In a move they've been telegraphing for weeks, a group of wealthy NIMBYs have convinced the cities of Menlo Park and Atherton to join forces with the Planning and Conservation League, the California Rail Foundation (which has all of 3 members) and "lawsuit-happy activist" David Schonbrunn of TRANSDEF and sue to block high speed rail. Their claim is that the EIR/EIS that was adopted last month by the California High Speed Rail Authority violates the California Environmental Quality Act (CEQA) - but what is really going on is that a small coterie of long-time HSR deniers are greenwashing themselves and using the courts to stop one of the most important projects in state history.
Menlo Park and Atherton's objections are perhaps the most absurd. Driven by a handful of wealthy landowners, including Morris Brown and Martin Engel, their argument is that HSR would harm the aesthetics of their wealthy enclave:
The proposed route of the project runs down the heart of Menlo Park and Atherton on a narrow corridor occupied by CalTrain. The necessity of 4 tracks, where there are currently only 2 as well as needing the high 15 foot berm for the rail bed to accommodate grade crossings is of concern to both communities. With a minimum of 100 feet of width needed , as well as overhead catenaries for the electrical power to power the train, the impact in both communities is severe.
This is a comical, classic NIMBY objection. They're arguing that clean, sustainable mass transit, which California so desperately needs, should be stopped because it might not look pretty in two of the state's wealthiest communities?! That they're making an environmental argument is even more ridiculous. Currently Caltrain is powered by diesel trains and has a high rate of accidents caused by cars and people wandering onto the tracks. HSR would solve both problems by electrifying the tracks and physically separating them from the surrounding landscape, eliminating air pollution and making the entire corridor much safer.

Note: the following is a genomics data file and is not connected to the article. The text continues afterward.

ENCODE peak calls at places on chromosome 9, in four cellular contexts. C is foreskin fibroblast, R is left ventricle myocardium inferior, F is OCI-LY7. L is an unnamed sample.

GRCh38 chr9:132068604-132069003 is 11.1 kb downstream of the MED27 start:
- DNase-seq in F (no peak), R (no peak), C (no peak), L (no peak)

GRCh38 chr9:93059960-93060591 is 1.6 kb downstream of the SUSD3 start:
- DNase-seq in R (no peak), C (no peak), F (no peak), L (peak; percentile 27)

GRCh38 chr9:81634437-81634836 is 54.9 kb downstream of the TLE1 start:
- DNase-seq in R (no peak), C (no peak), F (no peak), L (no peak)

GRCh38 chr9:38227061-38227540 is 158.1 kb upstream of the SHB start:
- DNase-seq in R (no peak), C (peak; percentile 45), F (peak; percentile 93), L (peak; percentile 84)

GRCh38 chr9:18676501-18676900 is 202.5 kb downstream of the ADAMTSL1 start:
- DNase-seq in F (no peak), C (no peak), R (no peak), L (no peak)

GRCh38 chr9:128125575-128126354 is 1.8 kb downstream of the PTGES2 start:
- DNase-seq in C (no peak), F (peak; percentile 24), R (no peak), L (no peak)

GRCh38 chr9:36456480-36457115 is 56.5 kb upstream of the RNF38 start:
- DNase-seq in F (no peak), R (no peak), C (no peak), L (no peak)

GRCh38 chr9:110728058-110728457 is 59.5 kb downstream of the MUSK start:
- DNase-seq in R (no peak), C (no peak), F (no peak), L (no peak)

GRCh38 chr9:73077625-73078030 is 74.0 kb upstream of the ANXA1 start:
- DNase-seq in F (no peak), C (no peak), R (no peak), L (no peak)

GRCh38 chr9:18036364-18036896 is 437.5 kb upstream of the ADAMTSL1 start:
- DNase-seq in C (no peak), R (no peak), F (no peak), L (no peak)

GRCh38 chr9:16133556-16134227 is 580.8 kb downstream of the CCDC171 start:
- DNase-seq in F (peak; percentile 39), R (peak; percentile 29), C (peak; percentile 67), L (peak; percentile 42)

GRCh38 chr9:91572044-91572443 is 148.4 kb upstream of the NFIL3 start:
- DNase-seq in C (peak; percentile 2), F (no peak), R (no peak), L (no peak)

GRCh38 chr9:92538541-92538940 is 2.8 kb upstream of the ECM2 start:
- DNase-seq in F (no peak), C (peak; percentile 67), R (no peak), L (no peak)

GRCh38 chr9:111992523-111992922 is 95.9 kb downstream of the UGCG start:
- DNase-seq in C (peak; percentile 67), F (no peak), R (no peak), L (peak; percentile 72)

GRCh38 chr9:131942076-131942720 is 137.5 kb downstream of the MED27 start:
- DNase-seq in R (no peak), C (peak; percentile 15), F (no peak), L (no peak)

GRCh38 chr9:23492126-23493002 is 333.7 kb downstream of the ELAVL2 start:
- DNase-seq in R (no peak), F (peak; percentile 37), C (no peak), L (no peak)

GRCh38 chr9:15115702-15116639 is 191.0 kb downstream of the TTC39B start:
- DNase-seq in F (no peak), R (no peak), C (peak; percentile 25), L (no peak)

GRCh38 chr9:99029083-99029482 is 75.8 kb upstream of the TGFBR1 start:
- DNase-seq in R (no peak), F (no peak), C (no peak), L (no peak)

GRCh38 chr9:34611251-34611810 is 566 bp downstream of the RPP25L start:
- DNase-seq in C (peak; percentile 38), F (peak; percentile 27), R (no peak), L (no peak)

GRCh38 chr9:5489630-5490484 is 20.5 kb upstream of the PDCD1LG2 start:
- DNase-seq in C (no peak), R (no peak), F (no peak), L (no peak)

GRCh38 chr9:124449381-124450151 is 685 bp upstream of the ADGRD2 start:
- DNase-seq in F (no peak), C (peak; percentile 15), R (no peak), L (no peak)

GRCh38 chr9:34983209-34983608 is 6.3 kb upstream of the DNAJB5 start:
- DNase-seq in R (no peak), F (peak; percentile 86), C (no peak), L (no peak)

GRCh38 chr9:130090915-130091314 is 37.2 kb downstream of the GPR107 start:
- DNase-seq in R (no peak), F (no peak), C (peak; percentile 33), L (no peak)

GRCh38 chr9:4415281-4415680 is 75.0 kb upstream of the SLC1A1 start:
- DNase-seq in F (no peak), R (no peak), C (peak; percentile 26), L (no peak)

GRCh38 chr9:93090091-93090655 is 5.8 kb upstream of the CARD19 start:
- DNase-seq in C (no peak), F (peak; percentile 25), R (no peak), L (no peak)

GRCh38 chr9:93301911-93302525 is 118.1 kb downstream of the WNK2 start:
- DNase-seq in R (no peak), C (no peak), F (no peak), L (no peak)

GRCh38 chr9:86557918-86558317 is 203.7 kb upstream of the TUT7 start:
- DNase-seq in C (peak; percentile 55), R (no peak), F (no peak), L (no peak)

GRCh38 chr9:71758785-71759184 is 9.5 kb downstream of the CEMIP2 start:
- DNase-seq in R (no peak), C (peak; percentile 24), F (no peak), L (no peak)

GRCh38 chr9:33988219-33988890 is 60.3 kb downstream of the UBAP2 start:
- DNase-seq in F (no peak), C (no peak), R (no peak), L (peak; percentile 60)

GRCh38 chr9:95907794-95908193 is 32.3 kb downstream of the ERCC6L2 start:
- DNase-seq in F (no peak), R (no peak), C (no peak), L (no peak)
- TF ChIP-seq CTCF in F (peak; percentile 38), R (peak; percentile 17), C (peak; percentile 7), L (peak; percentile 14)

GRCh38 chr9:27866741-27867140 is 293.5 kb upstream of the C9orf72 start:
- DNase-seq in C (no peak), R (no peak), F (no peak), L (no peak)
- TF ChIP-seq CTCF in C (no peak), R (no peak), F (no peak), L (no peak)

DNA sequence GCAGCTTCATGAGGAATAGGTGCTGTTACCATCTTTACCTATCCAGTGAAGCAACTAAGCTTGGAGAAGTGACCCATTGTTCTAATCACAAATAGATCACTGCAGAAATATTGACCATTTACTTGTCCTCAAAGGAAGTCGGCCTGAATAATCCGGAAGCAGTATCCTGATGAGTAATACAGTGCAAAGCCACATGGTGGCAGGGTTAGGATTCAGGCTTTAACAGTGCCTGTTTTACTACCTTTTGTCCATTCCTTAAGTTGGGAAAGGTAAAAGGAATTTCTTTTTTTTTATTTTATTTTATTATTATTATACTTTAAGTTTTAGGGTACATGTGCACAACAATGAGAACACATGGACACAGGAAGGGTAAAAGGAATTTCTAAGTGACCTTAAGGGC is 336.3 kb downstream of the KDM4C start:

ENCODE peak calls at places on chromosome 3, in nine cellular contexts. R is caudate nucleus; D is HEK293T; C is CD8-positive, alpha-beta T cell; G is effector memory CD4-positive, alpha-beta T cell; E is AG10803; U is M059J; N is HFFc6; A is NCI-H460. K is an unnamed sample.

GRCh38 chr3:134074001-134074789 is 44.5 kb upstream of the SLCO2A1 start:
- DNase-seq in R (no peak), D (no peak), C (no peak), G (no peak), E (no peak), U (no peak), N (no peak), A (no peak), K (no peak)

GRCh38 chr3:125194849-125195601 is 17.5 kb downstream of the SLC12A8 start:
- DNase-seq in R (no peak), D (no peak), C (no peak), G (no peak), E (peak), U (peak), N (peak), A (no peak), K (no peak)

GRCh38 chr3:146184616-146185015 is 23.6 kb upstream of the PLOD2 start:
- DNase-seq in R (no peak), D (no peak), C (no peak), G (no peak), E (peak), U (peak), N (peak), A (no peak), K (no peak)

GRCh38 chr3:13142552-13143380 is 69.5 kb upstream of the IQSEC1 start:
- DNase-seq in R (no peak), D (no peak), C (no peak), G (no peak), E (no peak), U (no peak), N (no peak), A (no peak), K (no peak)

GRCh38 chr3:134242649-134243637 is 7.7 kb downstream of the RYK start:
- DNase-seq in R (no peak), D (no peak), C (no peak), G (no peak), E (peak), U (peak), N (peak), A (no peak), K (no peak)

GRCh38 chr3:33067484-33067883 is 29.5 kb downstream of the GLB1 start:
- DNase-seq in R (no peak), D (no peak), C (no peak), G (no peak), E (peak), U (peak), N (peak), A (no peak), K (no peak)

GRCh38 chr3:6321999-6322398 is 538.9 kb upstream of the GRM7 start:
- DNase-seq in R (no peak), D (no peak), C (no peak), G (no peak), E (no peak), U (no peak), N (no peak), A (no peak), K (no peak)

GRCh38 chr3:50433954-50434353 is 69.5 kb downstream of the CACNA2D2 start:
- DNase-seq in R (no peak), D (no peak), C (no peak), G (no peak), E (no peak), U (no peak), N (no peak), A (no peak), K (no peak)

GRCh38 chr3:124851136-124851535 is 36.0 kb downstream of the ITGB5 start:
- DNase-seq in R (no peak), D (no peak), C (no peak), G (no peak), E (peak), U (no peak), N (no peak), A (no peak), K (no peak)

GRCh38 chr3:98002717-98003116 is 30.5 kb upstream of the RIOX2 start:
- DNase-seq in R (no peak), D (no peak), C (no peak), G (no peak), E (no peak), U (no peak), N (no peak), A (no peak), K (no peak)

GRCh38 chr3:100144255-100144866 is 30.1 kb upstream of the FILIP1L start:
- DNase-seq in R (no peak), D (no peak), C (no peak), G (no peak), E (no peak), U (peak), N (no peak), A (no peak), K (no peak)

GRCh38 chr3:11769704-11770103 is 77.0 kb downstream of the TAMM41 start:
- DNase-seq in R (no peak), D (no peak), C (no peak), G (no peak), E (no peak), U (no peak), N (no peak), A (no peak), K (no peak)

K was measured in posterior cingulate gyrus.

Morris and Engel are inherently opposed to this project, and have spent months trying to dredge up any thin reed they can find to kill HSR. They never have proposed alternatives to how California can deal with the energy and climate crisis, and seem to prefer the failed status quo. And why not? They've got their land already, who cares about the masses?!
NIMBYism is one thing. The involvement of the PCL and TRANSDEF, two groups that have done good work in the past on containing sprawl, in this lawsuit is another. It's a profound disappointment to see them engaged in an effort to kill the HSR project. Surely they realize that a lawsuit filed three months out from the election jeopardizes the passage of Proposition 1. They don't have an alternative political strategy either on this, either for passing the HSR bonds or for dealing with our state's transportation issues.
Their reason for suing involves the choice of Pacheco Pass to connect the Bay Area to the Central Valley instead of the Altamont Pass. As this blog has repeatedly argued, both alignments had their good points and their bad points - but neither was clearly superior to the other. The most important thing for those who truly want to see HSR built in California is that we make a choice and stick with it. The California High Speed Rail Authority chose Pacheco, and so these Altamont supporters are choosing to sue.